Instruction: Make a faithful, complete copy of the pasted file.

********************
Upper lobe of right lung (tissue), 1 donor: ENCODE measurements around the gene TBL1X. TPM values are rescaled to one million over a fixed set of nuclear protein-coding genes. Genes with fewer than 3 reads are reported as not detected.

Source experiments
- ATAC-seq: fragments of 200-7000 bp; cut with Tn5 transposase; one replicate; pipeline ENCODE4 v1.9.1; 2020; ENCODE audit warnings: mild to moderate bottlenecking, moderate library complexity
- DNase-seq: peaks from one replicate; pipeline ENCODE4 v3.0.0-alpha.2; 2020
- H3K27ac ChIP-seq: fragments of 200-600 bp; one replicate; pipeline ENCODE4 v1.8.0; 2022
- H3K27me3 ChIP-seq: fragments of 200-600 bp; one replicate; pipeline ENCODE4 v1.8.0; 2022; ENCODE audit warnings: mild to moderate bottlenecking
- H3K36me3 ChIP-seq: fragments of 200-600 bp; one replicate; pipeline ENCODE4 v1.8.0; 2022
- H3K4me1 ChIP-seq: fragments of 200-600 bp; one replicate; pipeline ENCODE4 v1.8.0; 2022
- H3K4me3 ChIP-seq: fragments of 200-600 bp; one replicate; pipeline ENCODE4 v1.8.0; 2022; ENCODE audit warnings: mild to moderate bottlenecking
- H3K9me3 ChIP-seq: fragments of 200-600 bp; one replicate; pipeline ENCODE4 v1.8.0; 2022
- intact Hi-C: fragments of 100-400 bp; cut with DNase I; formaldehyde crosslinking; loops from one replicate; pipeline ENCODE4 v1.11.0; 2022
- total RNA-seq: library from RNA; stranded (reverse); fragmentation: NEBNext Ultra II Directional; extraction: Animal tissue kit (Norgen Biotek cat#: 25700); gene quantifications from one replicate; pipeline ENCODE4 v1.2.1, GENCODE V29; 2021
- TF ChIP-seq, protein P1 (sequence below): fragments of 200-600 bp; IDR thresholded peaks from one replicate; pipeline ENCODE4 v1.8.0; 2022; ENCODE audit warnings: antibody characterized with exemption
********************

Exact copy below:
Upper lobe of right lung (tissue), 1 donor: ENCODE measurements around the gene TBL1X. TPM values are rescaled to one million over a fixed set of nuclear protein-coding genes. Genes with fewer than 3 reads are reported as not detected.

Source experiments
- ATAC-seq: fragments of 200-7000 bp; cut with Tn5 transposase; one replicate; pipeline ENCODE4 v1.9.1; 2020; ENCODE audit warnings: mild to moderate bottlenecking, moderate library complexity
- DNase-seq: peaks from one replicate; pipeline ENCODE4 v3.0.0-alpha.2; 2020
- H3K27ac ChIP-seq: fragments of 200-600 bp; one replicate; pipeline ENCODE4 v1.8.0; 2022
- H3K27me3 ChIP-seq: fragments of 200-600 bp; one replicate; pipeline ENCODE4 v1.8.0; 2022; ENCODE audit warnings: mild to moderate bottlenecking
- H3K36me3 ChIP-seq: fragments of 200-600 bp; one replicate; pipeline ENCODE4 v1.8.0; 2022
- H3K4me1 ChIP-seq: fragments of 200-600 bp; one replicate; pipeline ENCODE4 v1.8.0; 2022
- H3K4me3 ChIP-seq: fragments of 200-600 bp; one replicate; pipeline ENCODE4 v1.8.0; 2022; ENCODE audit warnings: mild to moderate bottlenecking
- H3K9me3 ChIP-seq: fragments of 200-600 bp; one replicate; pipeline ENCODE4 v1.8.0; 2022
- intact Hi-C: fragments of 100-400 bp; cut with DNase I; formaldehyde crosslinking; loops from one replicate; pipeline ENCODE4 v1.11.0; 2022
- total RNA-seq: library from RNA; stranded (reverse); fragmentation: NEBNext Ultra II Directional; extraction: Animal tissue kit (Norgen Biotek cat#: 25700); gene quantifications from one replicate; pipeline ENCODE4 v1.2.1, GENCODE V29; 2021
- TF ChIP-seq, protein P1 (sequence below): fragments of 200-600 bp; IDR thresholded peaks from one replicate; pipeline ENCODE4 v1.8.0; 2022; ENCODE audit warnings: antibody characterized with exemption